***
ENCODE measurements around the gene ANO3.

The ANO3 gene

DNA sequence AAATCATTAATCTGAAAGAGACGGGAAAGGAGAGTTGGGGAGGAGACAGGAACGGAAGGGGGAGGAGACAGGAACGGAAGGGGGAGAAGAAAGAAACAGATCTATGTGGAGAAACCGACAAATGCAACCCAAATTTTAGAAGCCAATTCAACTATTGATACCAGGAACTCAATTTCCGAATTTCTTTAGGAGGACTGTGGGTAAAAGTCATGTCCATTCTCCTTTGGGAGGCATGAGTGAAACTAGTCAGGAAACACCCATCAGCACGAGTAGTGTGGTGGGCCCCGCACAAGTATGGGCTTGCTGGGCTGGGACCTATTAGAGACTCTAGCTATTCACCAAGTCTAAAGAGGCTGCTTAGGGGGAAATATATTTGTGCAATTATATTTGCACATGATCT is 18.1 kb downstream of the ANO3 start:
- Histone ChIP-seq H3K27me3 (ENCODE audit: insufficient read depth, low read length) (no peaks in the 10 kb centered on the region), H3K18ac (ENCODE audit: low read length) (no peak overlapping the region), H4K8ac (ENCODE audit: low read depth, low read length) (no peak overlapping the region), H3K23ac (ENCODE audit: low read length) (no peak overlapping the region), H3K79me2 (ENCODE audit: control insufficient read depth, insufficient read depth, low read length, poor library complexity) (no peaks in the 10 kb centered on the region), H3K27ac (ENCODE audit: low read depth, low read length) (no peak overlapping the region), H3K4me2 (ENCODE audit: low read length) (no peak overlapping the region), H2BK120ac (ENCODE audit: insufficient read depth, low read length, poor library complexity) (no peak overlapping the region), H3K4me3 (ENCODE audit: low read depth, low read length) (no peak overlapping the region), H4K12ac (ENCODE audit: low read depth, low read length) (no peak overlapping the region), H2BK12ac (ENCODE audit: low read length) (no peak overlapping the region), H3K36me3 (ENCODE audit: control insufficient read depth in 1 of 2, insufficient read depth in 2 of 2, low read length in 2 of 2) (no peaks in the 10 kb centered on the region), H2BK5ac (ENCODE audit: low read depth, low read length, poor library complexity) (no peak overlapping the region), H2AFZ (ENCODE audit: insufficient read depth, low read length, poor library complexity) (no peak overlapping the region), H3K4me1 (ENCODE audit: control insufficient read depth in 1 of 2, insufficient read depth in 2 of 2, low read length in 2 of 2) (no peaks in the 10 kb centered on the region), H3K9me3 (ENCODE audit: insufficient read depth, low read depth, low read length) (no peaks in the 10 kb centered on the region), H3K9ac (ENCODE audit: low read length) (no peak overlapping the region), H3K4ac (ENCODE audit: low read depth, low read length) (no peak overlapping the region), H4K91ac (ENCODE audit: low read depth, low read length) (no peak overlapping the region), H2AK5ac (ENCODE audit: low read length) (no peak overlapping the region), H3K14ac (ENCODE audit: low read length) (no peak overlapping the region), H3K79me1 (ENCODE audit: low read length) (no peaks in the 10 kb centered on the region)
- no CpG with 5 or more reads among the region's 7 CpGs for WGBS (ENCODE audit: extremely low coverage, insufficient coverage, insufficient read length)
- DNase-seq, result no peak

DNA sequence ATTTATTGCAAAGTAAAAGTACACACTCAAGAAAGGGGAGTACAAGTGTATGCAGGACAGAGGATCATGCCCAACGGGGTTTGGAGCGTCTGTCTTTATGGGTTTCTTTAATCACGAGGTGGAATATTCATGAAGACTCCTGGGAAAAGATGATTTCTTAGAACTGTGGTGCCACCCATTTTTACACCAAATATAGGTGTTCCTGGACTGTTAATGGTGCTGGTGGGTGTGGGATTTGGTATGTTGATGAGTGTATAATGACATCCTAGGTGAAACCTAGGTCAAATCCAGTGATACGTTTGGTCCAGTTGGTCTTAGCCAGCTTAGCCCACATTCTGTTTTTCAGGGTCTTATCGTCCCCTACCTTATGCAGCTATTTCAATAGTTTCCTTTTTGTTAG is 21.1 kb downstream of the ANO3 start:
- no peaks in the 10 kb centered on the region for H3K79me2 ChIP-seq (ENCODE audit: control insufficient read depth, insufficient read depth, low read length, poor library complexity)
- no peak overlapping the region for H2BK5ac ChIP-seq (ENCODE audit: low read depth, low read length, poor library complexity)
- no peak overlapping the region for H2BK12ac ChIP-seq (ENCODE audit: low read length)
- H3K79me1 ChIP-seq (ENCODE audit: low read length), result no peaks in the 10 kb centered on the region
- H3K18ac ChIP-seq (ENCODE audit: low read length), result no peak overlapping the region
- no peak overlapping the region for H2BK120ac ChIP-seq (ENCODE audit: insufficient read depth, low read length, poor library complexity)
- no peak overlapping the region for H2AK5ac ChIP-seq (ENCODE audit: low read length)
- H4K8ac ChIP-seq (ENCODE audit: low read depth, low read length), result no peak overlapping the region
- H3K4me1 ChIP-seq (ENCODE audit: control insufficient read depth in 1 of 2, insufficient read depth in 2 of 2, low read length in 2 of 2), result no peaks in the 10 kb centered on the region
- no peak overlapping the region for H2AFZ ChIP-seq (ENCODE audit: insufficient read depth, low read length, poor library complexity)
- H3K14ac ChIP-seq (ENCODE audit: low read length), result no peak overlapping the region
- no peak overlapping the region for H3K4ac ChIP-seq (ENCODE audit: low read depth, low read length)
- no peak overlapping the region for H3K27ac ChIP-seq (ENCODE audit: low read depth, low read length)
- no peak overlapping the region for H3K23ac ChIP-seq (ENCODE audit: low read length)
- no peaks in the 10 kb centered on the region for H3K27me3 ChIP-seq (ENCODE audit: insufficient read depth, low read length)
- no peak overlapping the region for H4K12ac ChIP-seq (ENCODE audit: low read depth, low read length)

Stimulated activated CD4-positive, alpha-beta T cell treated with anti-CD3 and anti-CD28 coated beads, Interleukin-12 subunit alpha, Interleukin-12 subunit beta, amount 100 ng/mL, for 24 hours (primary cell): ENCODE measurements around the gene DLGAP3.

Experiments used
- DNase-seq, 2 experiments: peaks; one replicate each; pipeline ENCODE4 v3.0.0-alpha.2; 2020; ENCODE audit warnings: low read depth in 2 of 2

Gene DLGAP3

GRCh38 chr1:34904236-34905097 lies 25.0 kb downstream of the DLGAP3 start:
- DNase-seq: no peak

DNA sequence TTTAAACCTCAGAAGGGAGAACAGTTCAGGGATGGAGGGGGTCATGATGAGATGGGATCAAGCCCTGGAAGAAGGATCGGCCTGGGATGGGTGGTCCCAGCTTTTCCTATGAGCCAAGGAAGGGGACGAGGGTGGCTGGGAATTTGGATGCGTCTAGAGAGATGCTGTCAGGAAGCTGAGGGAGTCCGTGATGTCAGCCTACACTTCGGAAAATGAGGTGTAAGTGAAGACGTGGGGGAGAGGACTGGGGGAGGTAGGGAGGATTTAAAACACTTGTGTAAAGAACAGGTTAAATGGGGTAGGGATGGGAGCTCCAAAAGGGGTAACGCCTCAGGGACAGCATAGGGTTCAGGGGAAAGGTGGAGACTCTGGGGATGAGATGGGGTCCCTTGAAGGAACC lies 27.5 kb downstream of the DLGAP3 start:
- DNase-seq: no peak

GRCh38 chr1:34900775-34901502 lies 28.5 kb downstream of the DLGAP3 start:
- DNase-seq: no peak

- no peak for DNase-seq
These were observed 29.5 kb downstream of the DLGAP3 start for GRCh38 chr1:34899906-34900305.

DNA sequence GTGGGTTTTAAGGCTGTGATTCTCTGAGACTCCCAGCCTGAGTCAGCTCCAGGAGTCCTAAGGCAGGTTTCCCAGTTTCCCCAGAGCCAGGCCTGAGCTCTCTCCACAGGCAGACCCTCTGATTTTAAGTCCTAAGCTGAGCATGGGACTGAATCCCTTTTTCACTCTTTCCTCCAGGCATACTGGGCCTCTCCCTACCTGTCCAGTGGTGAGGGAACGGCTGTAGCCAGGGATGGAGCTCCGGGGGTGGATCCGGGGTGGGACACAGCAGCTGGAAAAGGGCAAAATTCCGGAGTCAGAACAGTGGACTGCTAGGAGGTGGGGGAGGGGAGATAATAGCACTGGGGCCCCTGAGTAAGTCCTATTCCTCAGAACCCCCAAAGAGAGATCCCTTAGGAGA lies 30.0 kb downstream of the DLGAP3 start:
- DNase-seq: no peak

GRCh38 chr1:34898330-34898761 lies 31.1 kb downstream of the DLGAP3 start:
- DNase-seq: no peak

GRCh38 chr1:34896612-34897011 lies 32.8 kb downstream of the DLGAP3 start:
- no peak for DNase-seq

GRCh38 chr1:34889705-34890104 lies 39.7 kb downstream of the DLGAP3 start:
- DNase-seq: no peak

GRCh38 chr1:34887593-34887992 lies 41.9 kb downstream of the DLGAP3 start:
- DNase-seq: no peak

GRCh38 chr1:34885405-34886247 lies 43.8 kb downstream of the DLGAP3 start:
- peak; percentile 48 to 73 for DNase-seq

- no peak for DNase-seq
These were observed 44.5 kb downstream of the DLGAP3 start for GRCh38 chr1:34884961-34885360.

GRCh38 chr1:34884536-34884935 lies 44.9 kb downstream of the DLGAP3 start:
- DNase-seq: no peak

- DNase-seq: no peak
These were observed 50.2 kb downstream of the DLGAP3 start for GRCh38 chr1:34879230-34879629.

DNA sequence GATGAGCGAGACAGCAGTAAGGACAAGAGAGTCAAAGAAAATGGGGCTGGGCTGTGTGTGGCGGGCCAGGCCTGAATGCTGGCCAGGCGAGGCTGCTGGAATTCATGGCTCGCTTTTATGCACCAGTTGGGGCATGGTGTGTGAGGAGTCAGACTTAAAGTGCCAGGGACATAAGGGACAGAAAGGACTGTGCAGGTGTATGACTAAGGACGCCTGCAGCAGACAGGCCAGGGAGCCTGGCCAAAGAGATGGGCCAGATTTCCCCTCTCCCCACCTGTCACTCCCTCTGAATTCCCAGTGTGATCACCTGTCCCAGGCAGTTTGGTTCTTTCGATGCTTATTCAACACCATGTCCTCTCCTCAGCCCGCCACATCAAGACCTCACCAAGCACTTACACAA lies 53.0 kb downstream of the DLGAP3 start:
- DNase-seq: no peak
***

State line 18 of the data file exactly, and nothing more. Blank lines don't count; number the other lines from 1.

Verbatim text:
- H3K14ac ChIP-seq (ENCODE audit: low read length), result no peak overlapping the region